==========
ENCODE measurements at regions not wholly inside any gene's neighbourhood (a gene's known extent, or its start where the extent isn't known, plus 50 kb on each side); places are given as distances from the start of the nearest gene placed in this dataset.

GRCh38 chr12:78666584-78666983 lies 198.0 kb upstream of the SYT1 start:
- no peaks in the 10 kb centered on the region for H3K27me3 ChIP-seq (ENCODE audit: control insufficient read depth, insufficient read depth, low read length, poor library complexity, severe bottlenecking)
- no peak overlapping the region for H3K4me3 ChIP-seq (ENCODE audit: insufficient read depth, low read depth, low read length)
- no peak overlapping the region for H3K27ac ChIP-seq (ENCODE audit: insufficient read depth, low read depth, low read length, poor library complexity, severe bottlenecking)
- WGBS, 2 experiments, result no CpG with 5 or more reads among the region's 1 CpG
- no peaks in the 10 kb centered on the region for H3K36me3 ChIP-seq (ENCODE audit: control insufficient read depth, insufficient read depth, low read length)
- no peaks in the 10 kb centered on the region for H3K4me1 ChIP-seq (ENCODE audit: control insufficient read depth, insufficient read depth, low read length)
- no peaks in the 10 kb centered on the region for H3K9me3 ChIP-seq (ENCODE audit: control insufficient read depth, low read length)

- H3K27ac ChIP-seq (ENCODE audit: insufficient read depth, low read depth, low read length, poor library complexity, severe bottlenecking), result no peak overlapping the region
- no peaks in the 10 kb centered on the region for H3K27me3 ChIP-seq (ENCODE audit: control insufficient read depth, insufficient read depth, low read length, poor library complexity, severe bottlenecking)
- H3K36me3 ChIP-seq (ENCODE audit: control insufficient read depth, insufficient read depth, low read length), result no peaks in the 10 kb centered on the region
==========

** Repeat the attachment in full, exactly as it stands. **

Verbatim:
ENCODE measurements at regions not wholly inside any gene's neighbourhood (a gene's known extent, or its start where the extent isn't known, plus 50 kb on each side); places are given as distances from the start of the nearest gene placed in this dataset.

GRCh38 chr12:78666584-78666983 lies 198.0 kb upstream of the SYT1 start:
- no peaks in the 10 kb centered on the region for H3K27me3 ChIP-seq (ENCODE audit: control insufficient read depth, insufficient read depth, low read length, poor library complexity, severe bottlenecking)
- no peak overlapping the region for H3K4me3 ChIP-seq (ENCODE audit: insufficient read depth, low read depth, low read length)
- no peak overlapping the region for H3K27ac ChIP-seq (ENCODE audit: insufficient read depth, low read depth, low read length, poor library complexity, severe bottlenecking)
- WGBS, 2 experiments, result no CpG with 5 or more reads among the region's 1 CpG
- no peaks in the 10 kb centered on the region for H3K36me3 ChIP-seq (ENCODE audit: control insufficient read depth, insufficient read depth, low read length)
- no peaks in the 10 kb centered on the region for H3K4me1 ChIP-seq (ENCODE audit: control insufficient read depth, insufficient read depth, low read length)
- no peaks in the 10 kb centered on the region for H3K9me3 ChIP-seq (ENCODE audit: control insufficient read depth, low read length)

- H3K27ac ChIP-seq (ENCODE audit: insufficient read depth, low read depth, low read length, poor library complexity, severe bottlenecking), result no peak overlapping the region
- no peaks in the 10 kb centered on the region for H3K27me3 ChIP-seq (ENCODE audit: control insufficient read depth, insufficient read depth, low read length, poor library complexity, severe bottlenecking)
- H3K36me3 ChIP-seq (ENCODE audit: control insufficient read depth, insufficient read depth, low read length), result no peaks in the 10 kb centered on the region